San Diego Dance Theater culminates its 13th annual site-specific community event at the Santee Trolley Square Town Center
Tote up the numbers: 12 miles of track, 6 offbeat sites, 55 talented dancers, 5 imaginative choreographers, and gobs of intrigued onlookers.
It’s the 13th year of Trolley Dances, the brainchild of Jean Isaacs, artistic director of San Diego Dance Theater, in partnership with the Metropolitan Transit System: a great and affordable way to see new work by local and imported choreographers, while you ride the trolley and explore unfamiliar areas of town. The event has become so popular in San Diego, it’s now franchised; Trolley Dances are presented in San Francisco, Stockton, and soon, Riverside.
This year’s presentation is a fun ride – starting at Grantville Station (east of Mission Valley), stopping at SDSU, and ending at the Santee Trolley Square Town Center, site of three performances.
As always, the quality of the dances and dancers varies, but there are many delights to be had. A few highlights:
- Whimsy works best at Trolley Dances, and no one does it better than Isaacs herself. One of her two pieces, set in an abandoned La Salsa venue in the Santee Trolley Square Center, is entitled “International Cooking School.” Each of the eight dancers portrays a chef of a different nationality: French, Cajun, Italian, Mexican, etc. Trystan Loucado is a hoot, in perilously high heels, as a chirpy Julia Child. This setup requires more acting than dancing skills, and predictably, some performers are more convincing than others. But the location is perfect, the dancers cleverly costumed (by Isaacs and Company). The physical and verbal cacophony, situated behind and around the huge metal table fronting the cooking area, has the chefs aggressively displaying utensils and competing for attention. Great fun!
- Isaacs’ other piece, “Bolero,” takes place on the multi-level green outside the expansive SDSU Trolley Station. Fifteen young dancers, students from San Diego and Tijuana, outfitted in bright yellow hard hats, traverse the levels with commendable synchrony, energy and focus.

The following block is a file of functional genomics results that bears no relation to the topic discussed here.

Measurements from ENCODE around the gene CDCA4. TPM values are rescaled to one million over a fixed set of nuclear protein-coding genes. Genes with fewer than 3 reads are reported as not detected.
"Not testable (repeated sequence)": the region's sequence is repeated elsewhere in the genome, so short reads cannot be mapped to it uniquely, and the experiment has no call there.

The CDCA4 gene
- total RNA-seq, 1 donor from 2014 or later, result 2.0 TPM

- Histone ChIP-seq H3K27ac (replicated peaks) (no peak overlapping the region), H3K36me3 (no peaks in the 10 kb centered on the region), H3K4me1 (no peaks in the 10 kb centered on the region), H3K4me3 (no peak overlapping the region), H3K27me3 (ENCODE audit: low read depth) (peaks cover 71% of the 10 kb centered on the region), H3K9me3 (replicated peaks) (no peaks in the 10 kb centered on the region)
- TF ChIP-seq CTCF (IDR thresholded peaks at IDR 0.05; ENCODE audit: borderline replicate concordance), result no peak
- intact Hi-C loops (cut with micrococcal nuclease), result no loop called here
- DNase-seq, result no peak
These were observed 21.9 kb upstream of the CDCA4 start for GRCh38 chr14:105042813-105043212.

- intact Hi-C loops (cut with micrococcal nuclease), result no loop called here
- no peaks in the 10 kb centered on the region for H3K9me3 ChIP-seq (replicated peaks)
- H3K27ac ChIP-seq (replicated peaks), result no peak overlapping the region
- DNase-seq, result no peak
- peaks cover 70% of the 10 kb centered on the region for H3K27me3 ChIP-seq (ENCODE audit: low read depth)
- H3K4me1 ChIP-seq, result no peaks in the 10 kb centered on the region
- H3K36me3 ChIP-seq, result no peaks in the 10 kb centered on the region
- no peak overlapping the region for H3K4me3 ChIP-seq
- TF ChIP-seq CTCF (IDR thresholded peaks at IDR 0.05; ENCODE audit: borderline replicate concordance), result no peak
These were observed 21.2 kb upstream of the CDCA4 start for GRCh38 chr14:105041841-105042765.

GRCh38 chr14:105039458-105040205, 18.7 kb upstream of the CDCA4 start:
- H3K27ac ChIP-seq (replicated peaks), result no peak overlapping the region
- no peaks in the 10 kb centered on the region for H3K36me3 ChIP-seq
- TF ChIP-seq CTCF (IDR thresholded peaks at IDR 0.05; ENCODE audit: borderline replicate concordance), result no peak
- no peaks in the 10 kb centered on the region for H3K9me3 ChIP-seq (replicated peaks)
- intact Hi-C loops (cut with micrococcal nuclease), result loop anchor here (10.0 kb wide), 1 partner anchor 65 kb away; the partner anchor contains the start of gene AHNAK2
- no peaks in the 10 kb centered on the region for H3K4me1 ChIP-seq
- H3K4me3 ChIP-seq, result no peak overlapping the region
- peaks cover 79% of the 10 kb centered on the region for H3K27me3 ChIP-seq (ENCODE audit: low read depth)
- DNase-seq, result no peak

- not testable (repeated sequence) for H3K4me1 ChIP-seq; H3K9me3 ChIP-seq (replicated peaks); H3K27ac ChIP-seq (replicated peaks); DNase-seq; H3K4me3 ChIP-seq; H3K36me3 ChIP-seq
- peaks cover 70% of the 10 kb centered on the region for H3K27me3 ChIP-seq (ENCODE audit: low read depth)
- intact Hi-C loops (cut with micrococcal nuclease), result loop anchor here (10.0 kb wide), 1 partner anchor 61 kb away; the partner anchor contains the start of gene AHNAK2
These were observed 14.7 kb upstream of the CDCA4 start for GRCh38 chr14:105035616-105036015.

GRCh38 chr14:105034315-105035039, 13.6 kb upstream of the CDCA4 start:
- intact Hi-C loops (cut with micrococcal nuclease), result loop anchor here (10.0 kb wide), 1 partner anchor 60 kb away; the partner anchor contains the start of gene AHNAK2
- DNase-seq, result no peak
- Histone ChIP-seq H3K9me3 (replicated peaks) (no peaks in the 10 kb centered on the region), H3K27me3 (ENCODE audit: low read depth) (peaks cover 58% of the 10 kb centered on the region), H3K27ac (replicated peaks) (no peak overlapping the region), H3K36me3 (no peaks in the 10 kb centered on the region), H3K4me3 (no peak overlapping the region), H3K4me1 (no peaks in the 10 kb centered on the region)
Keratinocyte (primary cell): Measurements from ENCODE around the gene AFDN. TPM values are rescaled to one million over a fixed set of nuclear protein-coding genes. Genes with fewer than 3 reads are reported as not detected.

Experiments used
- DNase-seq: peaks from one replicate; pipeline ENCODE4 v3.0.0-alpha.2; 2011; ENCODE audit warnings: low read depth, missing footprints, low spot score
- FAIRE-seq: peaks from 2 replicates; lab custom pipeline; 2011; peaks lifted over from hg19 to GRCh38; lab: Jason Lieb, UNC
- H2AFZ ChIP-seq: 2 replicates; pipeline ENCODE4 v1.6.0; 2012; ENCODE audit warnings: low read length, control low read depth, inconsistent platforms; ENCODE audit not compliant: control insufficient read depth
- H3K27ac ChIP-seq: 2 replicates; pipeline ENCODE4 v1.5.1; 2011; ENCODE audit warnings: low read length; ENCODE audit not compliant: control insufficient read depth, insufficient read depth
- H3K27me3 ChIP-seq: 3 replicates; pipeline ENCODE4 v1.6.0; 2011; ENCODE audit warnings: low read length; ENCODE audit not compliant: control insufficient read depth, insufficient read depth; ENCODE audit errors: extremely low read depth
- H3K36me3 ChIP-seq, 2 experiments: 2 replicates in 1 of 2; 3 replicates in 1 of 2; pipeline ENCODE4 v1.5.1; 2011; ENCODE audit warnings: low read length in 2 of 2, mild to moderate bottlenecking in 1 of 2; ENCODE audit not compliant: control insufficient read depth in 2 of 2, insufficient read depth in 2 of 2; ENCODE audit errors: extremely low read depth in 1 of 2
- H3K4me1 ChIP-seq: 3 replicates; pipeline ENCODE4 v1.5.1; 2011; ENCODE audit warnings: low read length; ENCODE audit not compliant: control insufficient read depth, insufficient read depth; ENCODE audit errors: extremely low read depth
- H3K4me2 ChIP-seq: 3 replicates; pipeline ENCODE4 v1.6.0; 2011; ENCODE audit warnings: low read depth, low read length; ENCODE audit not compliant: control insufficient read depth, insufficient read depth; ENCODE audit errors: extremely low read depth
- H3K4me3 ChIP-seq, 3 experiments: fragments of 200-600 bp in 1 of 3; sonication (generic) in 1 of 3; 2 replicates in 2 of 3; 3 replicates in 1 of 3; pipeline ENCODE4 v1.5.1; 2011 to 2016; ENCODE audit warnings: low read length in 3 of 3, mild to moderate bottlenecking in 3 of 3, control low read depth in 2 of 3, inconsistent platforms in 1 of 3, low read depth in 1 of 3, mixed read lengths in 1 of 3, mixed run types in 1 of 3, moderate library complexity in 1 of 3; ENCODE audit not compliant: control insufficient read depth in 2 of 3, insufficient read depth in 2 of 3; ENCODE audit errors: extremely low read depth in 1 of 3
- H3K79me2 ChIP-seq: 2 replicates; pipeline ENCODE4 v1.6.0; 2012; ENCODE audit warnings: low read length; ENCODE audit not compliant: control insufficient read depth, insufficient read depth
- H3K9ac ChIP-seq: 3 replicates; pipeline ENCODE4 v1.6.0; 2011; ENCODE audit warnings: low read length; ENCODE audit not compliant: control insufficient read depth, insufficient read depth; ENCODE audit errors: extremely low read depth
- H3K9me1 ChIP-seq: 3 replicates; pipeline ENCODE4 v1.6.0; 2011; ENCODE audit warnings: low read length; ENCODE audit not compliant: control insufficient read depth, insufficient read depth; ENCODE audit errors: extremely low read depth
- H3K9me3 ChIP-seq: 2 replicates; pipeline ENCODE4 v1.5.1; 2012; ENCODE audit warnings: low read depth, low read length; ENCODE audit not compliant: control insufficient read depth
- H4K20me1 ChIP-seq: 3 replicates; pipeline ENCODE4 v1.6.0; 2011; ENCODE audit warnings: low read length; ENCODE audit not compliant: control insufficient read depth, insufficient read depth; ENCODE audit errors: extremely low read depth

- Also on the comical side is Allyson Green’s “The Last Stop,” staged at the former Santee Town Center Bus Station. In this visual/sound collage that samples themes and text from TV and film Westerns., the imagery is gorgeous, even if the narration sometimes gets in the way. But set against the mountain scenery, some stunning segments could be stolen right from the celluloid.
- “Parallel Groove for 8,” the creation of choreographer Paz Tanjuaquio (a New York-based UCSD alum), at the Grantville Trolley Station, is the most dancerly of the performances (the others feature more running, jumping, balancing and comical moves). There’s more coupling and lifts in this high-octane piece, which fits wonderfully into the locale, the moves cleverly mimicking the readiness, rush, waiting and riding of a daily trolley commute.
Trolley Dances is a distinctive and innovative way of using public transportation to bring dance to the people and people to the dance. We San Diegans may not have changing leaves to view each fall, but we have our own unique and colorful tourist – and local – attraction.
“Trolley Dances” continues this weekend, October 1-2, beginning at the Grantville Trolley Station, 4510 Alvarado Canyon Rd. and ending at the Santee Trolley Square Town Center.
Tours (lasting about 2½ hours) leave every hour from 10-3:00 on Saturday and 1-4:00 on Sunday.
Tickets ($15-$30) are available at 619-225-1803 or www.sandiegodancetheater.org , or you can just show up at the Grantville Station.